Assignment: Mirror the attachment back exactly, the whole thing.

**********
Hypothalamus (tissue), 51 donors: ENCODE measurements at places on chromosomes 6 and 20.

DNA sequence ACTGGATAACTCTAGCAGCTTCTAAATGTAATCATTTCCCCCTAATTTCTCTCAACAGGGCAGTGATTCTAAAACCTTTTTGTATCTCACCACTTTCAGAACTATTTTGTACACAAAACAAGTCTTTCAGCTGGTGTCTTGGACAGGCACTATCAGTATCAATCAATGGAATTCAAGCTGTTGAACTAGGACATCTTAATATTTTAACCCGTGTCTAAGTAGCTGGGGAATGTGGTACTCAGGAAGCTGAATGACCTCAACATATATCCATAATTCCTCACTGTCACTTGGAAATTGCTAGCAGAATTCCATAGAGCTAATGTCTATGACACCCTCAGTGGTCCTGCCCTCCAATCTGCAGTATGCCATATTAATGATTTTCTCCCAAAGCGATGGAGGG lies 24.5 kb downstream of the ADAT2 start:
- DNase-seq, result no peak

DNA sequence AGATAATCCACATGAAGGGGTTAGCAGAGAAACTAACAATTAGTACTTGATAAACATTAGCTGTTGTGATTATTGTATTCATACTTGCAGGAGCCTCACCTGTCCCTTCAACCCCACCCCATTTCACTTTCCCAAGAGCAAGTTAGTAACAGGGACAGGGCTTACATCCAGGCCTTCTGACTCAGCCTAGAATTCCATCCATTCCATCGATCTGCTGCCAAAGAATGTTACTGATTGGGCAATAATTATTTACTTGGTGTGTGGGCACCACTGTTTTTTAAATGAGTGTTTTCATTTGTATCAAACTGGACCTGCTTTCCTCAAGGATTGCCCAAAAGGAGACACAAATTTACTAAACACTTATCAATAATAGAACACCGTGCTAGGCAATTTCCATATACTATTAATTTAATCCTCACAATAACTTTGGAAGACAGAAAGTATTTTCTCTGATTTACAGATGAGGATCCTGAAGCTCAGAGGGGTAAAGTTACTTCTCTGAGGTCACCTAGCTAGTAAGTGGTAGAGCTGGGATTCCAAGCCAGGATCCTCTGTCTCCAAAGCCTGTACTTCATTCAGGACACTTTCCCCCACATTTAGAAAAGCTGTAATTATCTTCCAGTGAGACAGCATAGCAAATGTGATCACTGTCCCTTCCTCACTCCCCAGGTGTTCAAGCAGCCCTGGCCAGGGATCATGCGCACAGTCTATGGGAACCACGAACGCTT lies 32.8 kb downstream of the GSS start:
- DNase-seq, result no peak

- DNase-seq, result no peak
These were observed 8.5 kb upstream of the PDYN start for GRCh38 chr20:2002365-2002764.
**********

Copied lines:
Hypothalamus (tissue), 51 donors: ENCODE measurements at places on chromosomes 6 and 20.

DNA sequence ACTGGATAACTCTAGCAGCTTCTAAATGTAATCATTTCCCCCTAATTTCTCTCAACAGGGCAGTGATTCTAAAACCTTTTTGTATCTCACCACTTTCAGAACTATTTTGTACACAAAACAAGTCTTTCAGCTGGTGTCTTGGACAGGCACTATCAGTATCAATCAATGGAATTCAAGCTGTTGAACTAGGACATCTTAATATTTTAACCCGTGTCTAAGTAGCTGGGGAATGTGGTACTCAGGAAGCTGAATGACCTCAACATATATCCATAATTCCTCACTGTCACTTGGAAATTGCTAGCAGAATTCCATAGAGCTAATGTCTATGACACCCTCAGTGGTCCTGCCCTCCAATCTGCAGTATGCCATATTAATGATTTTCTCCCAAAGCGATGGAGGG lies 24.5 kb downstream of the ADAT2 start:
- DNase-seq, result no peak

DNA sequence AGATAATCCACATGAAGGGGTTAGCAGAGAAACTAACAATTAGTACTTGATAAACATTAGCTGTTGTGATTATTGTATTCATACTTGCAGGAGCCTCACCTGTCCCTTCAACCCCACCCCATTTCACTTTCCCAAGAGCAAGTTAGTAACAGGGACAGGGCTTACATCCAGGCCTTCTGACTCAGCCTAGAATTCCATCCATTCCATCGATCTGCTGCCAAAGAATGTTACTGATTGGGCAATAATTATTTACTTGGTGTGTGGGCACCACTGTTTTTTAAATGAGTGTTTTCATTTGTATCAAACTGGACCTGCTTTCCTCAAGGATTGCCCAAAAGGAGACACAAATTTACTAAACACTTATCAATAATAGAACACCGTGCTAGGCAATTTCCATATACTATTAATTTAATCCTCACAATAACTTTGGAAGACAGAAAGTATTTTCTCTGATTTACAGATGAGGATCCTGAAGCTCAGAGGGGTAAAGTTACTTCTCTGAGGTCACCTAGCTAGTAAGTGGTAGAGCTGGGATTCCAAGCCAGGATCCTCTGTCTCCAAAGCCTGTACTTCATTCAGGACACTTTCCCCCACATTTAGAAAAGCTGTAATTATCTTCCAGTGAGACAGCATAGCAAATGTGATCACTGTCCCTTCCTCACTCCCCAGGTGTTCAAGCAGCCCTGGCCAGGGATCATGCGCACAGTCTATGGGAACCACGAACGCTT lies 32.8 kb downstream of the GSS start:
- DNase-seq, result no peak

- DNase-seq, result no peak
These were observed 8.5 kb upstream of the PDYN start for GRCh38 chr20:2002365-2002764.